The central government, which has been touting saccharine schemes like Beti Bachao Beti Padhao, has undone whatever good it may have intended to cause with a 12% GST on sanitary napkins. The move has been widely criticised, with various campaigns urging Finance Minister Arun Jaitley to exempt the basic hygiene product from tax as the Kerala government distributes free napkins to schoolgirls. Why is female hygiene even being considered a luxury, asks Priyam Chhetri
Women may have made great strides in various fields in the country, but scratch the surface and attitudes have barely changed. In government, at least, the understanding of women’s issues seems still at a very nascent stage.
Consider this : Women in India can today buy bangles, sindoor and bindis tax- free, but not essentials like sanitary napkins. The government, which imposes these taxes, clearly does not apply its mind enough to realise that marriage is a choice, but menstrual cycles are not. Sadly, while the world celebrates Menstrual Hygiene Week that seeks to break the taboo around periods, Indian women are paying a considerable amount of tax on something as basic as menstrual hygiene products. Not surprisingly, they are hardly enthused by the recent decision to exempt bangles and sindoor under the Goods and Services Tax , but tax sanitary napkins upto 12 per cent in the country.
Not willing to be pacified by the 2.5 per cent fall in tax from the previous 14.5 per cent, women activists argue it makes no significant difference and are unwilling to give Karnataka the kudos either for its still lower rate of tax on sanitary napkins.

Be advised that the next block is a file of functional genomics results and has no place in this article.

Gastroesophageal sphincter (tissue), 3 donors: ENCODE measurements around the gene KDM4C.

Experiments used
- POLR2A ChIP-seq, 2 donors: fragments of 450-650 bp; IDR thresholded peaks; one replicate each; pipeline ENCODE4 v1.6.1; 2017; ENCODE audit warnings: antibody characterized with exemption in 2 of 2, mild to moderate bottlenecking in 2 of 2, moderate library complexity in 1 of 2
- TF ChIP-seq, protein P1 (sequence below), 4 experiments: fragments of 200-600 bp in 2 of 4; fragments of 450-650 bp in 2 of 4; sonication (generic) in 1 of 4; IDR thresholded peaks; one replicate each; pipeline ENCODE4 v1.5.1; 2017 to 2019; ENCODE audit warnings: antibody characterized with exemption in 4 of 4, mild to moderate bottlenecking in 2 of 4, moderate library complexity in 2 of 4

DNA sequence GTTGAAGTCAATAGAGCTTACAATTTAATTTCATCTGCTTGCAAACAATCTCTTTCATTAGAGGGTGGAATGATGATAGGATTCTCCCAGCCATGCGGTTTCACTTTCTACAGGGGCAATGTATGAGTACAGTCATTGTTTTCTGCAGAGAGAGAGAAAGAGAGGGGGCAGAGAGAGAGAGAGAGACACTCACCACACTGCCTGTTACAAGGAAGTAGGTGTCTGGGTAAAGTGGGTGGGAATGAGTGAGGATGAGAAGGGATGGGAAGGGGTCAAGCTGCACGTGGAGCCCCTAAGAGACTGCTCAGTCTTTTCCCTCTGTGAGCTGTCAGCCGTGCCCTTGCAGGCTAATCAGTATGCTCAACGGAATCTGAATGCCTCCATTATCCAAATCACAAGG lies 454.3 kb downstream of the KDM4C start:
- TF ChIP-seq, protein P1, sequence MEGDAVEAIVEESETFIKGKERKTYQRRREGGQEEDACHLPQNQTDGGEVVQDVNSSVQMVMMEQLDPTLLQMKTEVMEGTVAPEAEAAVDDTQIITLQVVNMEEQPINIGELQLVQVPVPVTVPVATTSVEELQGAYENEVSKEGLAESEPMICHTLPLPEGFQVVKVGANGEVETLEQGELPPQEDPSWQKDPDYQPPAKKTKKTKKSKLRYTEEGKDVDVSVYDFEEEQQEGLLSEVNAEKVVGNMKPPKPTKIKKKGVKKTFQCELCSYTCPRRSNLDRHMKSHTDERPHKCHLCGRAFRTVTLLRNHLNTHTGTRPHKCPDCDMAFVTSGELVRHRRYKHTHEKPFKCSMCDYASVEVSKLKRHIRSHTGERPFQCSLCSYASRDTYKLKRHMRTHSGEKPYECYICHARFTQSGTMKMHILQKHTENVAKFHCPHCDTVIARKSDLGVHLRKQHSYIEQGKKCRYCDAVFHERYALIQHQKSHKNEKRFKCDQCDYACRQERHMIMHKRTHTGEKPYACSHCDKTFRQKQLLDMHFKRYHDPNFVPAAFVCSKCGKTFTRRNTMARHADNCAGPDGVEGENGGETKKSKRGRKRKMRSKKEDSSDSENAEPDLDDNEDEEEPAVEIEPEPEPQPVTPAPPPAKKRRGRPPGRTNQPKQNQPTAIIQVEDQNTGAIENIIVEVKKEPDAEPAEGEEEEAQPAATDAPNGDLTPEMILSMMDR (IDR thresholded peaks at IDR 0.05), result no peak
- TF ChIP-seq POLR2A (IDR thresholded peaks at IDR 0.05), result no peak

“It is absolutely unfair to make us pay for something that is a natural process, a bodily function. The GST should be uniform and at the lowest at least. Karnataka is a lower five per cent but even so the problem remains,” says menstrual health activist and founder of MITU (Multiple Initiatives Towards Upliftment) Foundation, Kala Charlu, warning that the older generation of women is more at risk.
Ms Kala, whose organisation works with women and adolescent girls in the rural areas of Karnataka reveals that while the younger girls, who have been in touch with the urban areas, strive to use pads, the older married women in the community still do not use napkins. " Un-sanitised cloth, ashes, and husks are usually the alternatives,” she adds ruefully.
Arguing that the tax exemption for bangles, sindoor and bindis serves no purpose other than promoting religious traditions, women’s rights activist, Asha Ramesh, from the city says it is absolutely ridiculous to tax something as necessary as food to women. “It appears to be more about religious beliefs when menstrual hygiene products are taxed and sindoor and the like go tax -free!” she observes regretfully.
The tax on the napkins is not going to help matters any as going by the National Family Health Survey 2015-16, while 81.6 per cent of women in urban areas of Karnataka opt for hygienic methods during menstruation, as much as 37.9 per cent of women in rural areas still do not use sanitised or safe materials inspite of the Shuchi Yojane of the state Department of Family and Health. Rolled out in 2014, the scheme provides sanitary napkins to women in rural Karnataka free of cost, through schools and anganwadis.
But Dr Veena V, Deputy Director and programme implementer of Shuchi is hopeful. “As we target girls between 10 to 19 years of age I think over time we will see a considerable change in this number. As these girls step into their twenties they will become more aware because of the yojane and hopefully, the trend will continue,” she says.
But is distributing pads free of cost enough to promote menstrual hygiene? Absolutely not, says Ms Ramesh, who has worked with rural women through various organisations. “Do these schools where they are distributed even have running water or electricity? Is anyone monitoring the usage or the disposal of the pads? Without this this sort of a scheme is bound to fail, ” she warns.
Petition to make pads tax-free
A petition to remove tax from sanitary napkins was started in March earlier this year by Member of Parliament, Sushmita Devi, who represents Silchar in Assam, to increase affordability of menstrual hygiene products. The petition gained momentum on social media and now has 302,890 supporters.